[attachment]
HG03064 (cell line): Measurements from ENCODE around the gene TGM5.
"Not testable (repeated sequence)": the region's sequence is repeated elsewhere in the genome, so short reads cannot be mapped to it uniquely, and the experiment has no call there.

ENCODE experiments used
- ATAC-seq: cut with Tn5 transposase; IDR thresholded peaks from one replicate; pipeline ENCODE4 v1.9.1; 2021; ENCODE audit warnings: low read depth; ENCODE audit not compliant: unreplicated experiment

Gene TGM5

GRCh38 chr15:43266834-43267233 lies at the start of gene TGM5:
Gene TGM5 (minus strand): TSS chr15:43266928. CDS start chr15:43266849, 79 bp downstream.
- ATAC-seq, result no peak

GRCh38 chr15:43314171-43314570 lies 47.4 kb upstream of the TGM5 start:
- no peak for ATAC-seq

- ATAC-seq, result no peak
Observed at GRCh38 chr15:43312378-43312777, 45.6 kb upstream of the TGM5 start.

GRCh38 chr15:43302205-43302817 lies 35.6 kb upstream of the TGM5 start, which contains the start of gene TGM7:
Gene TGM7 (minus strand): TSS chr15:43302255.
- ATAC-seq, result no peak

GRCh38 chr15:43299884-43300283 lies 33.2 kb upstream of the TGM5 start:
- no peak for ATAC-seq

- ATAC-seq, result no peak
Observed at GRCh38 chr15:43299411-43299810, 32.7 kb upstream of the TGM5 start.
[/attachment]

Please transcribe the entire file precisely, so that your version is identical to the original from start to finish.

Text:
HG03064 (cell line): Measurements from ENCODE around the gene TGM5.
"Not testable (repeated sequence)": the region's sequence is repeated elsewhere in the genome, so short reads cannot be mapped to it uniquely, and the experiment has no call there.

ENCODE experiments used
- ATAC-seq: cut with Tn5 transposase; IDR thresholded peaks from one replicate; pipeline ENCODE4 v1.9.1; 2021; ENCODE audit warnings: low read depth; ENCODE audit not compliant: unreplicated experiment

Gene TGM5

GRCh38 chr15:43266834-43267233 lies at the start of gene TGM5:
Gene TGM5 (minus strand): TSS chr15:43266928. CDS start chr15:43266849, 79 bp downstream.
- ATAC-seq, result no peak

GRCh38 chr15:43314171-43314570 lies 47.4 kb upstream of the TGM5 start:
- no peak for ATAC-seq

- ATAC-seq, result no peak
Observed at GRCh38 chr15:43312378-43312777, 45.6 kb upstream of the TGM5 start.

GRCh38 chr15:43302205-43302817 lies 35.6 kb upstream of the TGM5 start, which contains the start of gene TGM7:
Gene TGM7 (minus strand): TSS chr15:43302255.
- ATAC-seq, result no peak

GRCh38 chr15:43299884-43300283 lies 33.2 kb upstream of the TGM5 start:
- no peak for ATAC-seq

- ATAC-seq, result no peak
Observed at GRCh38 chr15:43299411-43299810, 32.7 kb upstream of the TGM5 start.